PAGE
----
A 2007 study showed that nafta had “a significant impact on the volume of international trade, but a modest impact on prices and prosperity.”  Analysts agree that NAFTA has opened up new opportunities for small and medium-sized enterprises. Each year, Mexican consumers spend more on U.S. products than their counterparts in Japan and Europe, which means the stakes are high for entrepreneurs. (Most NAFTA studies focus on the impact of U.S. affairs with Mexico. Trade with Canada has also been improved, but the passage of the trade agreement has not had such a significant impact on the already liberal trade practices that America and its northern neighbour have complied with.) Much of the debate among political experts has focused on how to mitigate the negative effects of agreements such as NAFTA, including whether workers who lose their jobs are compensated or whether they are offering retraining programs to help them move into new sectors. Experts say programs such as U.S. Trade Adjustment Assistance (AAT), which helps workers pay for education or training to find new jobs, could help rebuke anger over trade liberalization. If the Trans-Pacific Partnership of Origin (TPP) were to enter into force, existing agreements, such as NAFTA, would be reduced to provisions that do not conflict with the TPP or require greater trade liberalization than the TPP.  However, only Canada and Mexico would have the prospect of becoming members of the TPP after U.S.
President Donald Trump withdrew the United States from the agreement in January 2017. In May 2017, the remaining 11 members of the TPP, including Canada and Mexico, agreed to pursue a revised version of the trade agreement without U.S. participation.  Edward Alden of CFR says the fear of trade deals has increased because wages have not kept pace with labour productivity, while income inequality has increased. To some extent, he says, trade agreements have accelerated the pace of these changes because they have “strengthened the globalization of the U.S. economy.” Removing trade barriers increases competition and lowers prices, increasing consumers` purchasing power. Removing trade barriers also expands access to products and services produced across North America, improving consumer choice. Improved access to raw materials, technology, investment and skilled labour has strengthened many North American companies; Successful charts listed on the NAFTA Now website include Bombardier and Unique Solutions in Canada, Caterpillar Inc. and Mary Kay Inc.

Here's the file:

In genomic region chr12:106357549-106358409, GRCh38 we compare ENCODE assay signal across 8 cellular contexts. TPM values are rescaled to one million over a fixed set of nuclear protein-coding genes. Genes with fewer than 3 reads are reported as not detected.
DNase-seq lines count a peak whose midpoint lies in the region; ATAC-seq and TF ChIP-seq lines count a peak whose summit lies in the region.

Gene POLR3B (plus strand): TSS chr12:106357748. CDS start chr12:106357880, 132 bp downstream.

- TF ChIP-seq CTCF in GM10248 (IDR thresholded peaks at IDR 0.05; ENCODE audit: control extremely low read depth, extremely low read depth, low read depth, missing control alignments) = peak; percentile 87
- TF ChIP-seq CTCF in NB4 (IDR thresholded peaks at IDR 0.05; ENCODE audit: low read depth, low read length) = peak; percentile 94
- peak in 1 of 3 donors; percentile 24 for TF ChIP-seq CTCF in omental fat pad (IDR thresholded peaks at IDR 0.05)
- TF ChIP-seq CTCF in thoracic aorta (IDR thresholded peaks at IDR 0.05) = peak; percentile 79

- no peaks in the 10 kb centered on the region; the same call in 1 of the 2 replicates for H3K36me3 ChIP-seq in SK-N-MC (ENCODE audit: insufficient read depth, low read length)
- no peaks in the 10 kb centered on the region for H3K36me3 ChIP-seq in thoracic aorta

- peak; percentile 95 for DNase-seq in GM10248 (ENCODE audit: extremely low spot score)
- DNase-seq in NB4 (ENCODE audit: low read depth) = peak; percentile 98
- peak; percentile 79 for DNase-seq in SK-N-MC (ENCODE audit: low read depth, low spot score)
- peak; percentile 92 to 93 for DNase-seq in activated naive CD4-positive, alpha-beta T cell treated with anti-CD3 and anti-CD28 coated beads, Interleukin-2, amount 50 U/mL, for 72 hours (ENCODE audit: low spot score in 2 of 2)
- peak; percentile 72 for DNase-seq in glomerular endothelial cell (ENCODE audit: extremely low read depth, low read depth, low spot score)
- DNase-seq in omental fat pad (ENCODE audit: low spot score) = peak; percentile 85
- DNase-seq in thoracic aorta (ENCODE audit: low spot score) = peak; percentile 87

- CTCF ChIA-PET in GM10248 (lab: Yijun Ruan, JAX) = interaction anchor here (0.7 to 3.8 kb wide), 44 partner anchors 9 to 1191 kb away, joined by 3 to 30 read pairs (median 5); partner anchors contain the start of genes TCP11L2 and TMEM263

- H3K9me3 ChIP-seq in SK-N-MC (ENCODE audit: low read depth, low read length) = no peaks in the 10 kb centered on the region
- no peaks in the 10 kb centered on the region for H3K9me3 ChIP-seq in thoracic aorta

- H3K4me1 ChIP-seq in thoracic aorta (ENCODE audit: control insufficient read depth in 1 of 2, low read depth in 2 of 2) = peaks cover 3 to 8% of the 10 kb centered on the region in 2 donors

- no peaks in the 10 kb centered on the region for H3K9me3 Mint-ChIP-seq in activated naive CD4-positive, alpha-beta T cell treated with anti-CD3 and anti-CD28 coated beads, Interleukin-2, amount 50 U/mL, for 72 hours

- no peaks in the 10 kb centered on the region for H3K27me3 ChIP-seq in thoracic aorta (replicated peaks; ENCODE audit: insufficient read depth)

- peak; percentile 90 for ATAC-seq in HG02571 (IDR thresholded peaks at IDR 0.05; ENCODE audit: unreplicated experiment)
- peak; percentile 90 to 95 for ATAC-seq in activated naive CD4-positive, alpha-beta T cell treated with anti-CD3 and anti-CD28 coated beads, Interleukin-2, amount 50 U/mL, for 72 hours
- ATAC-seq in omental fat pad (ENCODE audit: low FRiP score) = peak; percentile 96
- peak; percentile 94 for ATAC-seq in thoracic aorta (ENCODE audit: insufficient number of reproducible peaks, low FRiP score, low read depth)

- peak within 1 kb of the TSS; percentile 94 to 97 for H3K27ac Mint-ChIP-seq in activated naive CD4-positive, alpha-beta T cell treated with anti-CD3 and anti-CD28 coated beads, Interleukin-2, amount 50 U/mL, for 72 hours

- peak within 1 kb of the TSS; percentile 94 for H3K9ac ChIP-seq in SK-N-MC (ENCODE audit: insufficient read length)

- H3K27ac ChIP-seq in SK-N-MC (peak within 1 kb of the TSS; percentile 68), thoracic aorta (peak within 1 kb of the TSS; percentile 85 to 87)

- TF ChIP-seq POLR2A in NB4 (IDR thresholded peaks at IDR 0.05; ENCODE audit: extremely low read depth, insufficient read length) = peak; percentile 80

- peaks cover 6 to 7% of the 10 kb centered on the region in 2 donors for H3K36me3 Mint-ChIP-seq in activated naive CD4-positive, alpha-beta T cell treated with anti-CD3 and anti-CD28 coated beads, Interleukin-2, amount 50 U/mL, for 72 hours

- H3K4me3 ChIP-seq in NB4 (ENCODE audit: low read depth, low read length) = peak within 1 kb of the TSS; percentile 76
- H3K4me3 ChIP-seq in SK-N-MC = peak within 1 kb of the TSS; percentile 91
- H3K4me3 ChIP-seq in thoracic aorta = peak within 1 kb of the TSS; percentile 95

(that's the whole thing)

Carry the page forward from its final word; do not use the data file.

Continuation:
in the United States, and Mabe and Modello in Mexico. This improved access to materials helps companies compete internationally, bringing benefits to the people of North America, such as employment. Many critics of NAFTA saw the agreement as a radical experiment developed by influential multinationals who wanted to increase their profits at the expense of ordinary citizens of the countries concerned. Opposition groups argued that the horizontal rules imposed by nafta could undermine local governments by preventing them from enacting laws or regulations to protect the public interest. Critics also argued that the treaty would lead to a significant deterioration in environmental and health standards, promote privatization and deregulation of essential public services, and supplant family farmers in the signatory countries. Thanks to NAFTA, Mexico has lost nearly 1.3 million agricultural jobs. The 2002 Farm Bill subsidized the U.S. agricultural industry up to 40% of the farm`s net income. When NAFTA withdrew tariffs, companies exported maize and other grain to Mexico at a cost. Mexican rural farmers couldn`t compete.
At the same time, Mexico reduced its subsidies to farmers from 33.2% of total farm income in 1990 to 13.2% in 2001. Most of these subventi